Westover is an American author. Born in Idaho to a father opposed to public education, she never attended school, and was seventeen the first time she set foot in a classroom. After that first encounter with education, she pursued learning for a decade, graduating magna cum laude from Brigham Young University in 2008 and subsequently winning a Gates Cambridge Scholarship. She earned an M.Phil. from Trinity College, Cambridge, in 2009, and in 2010 was a visiting fellow at Harvard University. She returned to Cambridge, where she was awarded a Ph.D. in history in 2014.


Nevada Reads is a program of Nevada Humanities and is made possible with support from Nevada State Library, Archives, and Public Records; the Institute of Museum and Library Services; and the National Endowment for the Humanities. Those interested in reading the 2019 Nevada Reads books and participating in the scheduled programming are encouraged to request the books at their public library or purchase them now.





Nevada Humanities Presents Author Julie Buntin
Nevada Reads Author Tours Northern Nevada in May


Nevada Humanities proudly welcomes author Julie Buntin at a series of events throughout Northern Nevada during the month of May.
Ms. Buntin is the author of Marlena: A Novel, which focuses on themes of belonging, poverty, coming-of-age, and the national opioid epidemic
Marlena is
the 2018 pick for Nevada Readsa statewide, public book club. 


The following events, which feature Ms. Buntin and Marlena: A Novel, will take place in Northern
Nevada. Some events are part of Nevada Humanities’ Pop-Up Salon and The Salon series that feature a
panel discussion with topics relevant to the humanities in Nevada and include audience discussion and
light refreshments. All events are free and open to all. 


Tuesday, May 15, 2018
12 -1 pm
Julie Buntin in Conversation
Brown-bag lunch talk
Nevada State Library, Archives & Public Records
100 N. Stewart Street, Carson City
775-684- 3360


Tuesday, May 15, 2018
5:30 – 6:30 pm
Julie Buntin in Conversation
Douglas County Public Library
1625 Library Lane, Minden
775-782- 9841


Wednesday, May 16, 2018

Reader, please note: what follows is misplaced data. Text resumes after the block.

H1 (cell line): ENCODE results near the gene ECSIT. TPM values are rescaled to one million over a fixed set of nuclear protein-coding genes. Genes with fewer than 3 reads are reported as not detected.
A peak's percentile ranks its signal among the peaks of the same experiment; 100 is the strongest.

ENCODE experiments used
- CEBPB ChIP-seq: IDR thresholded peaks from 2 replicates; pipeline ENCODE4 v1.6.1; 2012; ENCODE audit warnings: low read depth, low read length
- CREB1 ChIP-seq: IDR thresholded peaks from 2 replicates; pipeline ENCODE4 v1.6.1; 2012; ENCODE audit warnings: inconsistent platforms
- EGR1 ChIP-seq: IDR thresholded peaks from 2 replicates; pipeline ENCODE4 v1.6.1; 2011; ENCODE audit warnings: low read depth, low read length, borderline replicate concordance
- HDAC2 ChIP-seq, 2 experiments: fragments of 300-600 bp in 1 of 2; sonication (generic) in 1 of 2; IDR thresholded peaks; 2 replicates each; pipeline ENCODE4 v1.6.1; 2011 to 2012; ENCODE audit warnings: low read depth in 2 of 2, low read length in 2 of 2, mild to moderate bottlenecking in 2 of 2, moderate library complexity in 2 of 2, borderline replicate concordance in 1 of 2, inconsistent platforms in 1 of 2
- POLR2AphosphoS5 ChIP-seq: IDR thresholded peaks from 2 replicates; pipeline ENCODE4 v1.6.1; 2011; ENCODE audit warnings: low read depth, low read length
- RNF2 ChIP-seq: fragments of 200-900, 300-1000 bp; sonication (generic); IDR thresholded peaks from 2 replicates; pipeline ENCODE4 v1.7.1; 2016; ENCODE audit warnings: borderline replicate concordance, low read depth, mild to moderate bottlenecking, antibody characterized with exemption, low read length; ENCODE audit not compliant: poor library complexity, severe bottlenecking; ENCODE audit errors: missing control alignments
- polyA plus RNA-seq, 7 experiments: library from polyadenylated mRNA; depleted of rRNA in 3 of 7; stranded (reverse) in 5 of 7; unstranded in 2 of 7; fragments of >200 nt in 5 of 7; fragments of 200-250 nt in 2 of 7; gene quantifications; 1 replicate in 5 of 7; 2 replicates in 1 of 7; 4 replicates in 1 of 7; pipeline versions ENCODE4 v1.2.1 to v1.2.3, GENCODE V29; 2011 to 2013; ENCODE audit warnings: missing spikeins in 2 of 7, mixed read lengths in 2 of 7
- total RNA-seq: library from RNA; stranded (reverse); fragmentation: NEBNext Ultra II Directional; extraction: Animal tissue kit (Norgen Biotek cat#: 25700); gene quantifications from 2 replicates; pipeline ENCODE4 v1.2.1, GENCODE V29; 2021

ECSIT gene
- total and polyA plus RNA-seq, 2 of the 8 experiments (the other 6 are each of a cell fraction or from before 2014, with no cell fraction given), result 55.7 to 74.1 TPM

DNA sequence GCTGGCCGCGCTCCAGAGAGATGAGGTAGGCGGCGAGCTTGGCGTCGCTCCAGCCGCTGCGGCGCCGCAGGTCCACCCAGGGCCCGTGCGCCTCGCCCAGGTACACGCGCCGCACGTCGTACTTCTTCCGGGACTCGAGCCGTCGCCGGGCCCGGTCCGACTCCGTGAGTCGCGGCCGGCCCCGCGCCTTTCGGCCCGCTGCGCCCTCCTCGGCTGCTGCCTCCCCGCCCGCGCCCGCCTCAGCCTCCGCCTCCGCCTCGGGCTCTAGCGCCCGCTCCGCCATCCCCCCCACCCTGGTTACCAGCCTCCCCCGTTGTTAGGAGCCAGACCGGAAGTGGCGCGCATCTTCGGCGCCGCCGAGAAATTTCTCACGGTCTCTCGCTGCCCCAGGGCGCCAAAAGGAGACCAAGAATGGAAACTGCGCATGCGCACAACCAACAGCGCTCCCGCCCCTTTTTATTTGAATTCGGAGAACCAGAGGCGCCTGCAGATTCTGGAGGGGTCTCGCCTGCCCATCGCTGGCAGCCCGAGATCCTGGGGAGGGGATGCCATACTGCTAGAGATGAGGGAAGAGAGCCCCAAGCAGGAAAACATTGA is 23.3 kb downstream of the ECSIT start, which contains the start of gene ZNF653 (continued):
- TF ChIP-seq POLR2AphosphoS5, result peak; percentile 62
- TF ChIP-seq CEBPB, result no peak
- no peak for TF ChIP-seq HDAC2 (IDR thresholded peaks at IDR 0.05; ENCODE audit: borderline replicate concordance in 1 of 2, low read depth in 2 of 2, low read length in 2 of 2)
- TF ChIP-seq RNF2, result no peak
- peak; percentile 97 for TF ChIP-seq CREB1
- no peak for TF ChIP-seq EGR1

Pop-Up Salon: Nevada Reads with Julie Buntin
5:30 – 6:30 pm
Great Basin College Library, McMullen Hall
1500 College Parkway, Elko
775-738- 8493


Moderated by journalist Lori Gilbert, the evening will feature a conversation with author Julie Buntin, as
she discusses her first novel, Marlena, which focuses on themes of belonging, poverty, coming-of- age,
and the national opioid epidemic. The evening includes a Q + A and book signing following the Pop-Up


Friday, May 18, 2018
The Salon: Nevada Reads with Julie Buntin
6:00 – 7:30 pm
Sundance Books and Music
121 California Ave, Reno
775-786- 1188


Moderated by Dr. Katherine Fusco, assistant professor in the English department at the University of
Nevada, Reno, the evening will feature a conversation with author Julie Buntin. Ms. Buntin will discuss
her first novel, Marlena, focusing on themes of belonging, poverty, coming-of- age, and the national
opioid epidemic.

In addition to these public events, Julie Buntin will visit several high schools to discuss her work and writing process. 

Julie Buntin grew up in northern Michigan. Her debut novel, Marlena: A Novel, was a finalist for the

National Book Critics Circle’s John Leonard Prize, longlisted for The Center for Fiction’s First Novel Prize,
and named a best book of 2017 by over thirteen venues, including The Washington Post,
NPR, and Kirkus Reviews. Her writing has appeared in The Atlantic, Vogue, The New York Times Book
Review, Guernica, and other publications. She currently lives in Brooklyn, New York, and is the Director
of Writing Programs at Catapult.




Love a good read? Nevada Reads—a new conversational book club from Nevada Humanities—has not one but two excellent selections for the top of your 2018 “must read” list.


Marlena: A Novel by Julie Buntin


Dreamland: The True Tale of America’s Opiate Epidemic by Sam Quinones


Nevada Reads is a new statewide book club that invites Nevadans to read selected works of literature and come together in their communities to share the ideas and perceptions inspired by the books they have read. Nevada Reads offers avenues for safe discussion of topics of importance to Nevadans.


Get involved! All across Nevada in 2018 you will have the opportunity to join in Nevada Reads book clubs, discussion groups, and/or community partnership-led events that focus conversation around these two books. 


Don’t miss out! Pick up a copy of these books, and watch this space for all details about upcoming Nevada Reads opportunities near you. Join in the statewide Nevada Reads conversation today!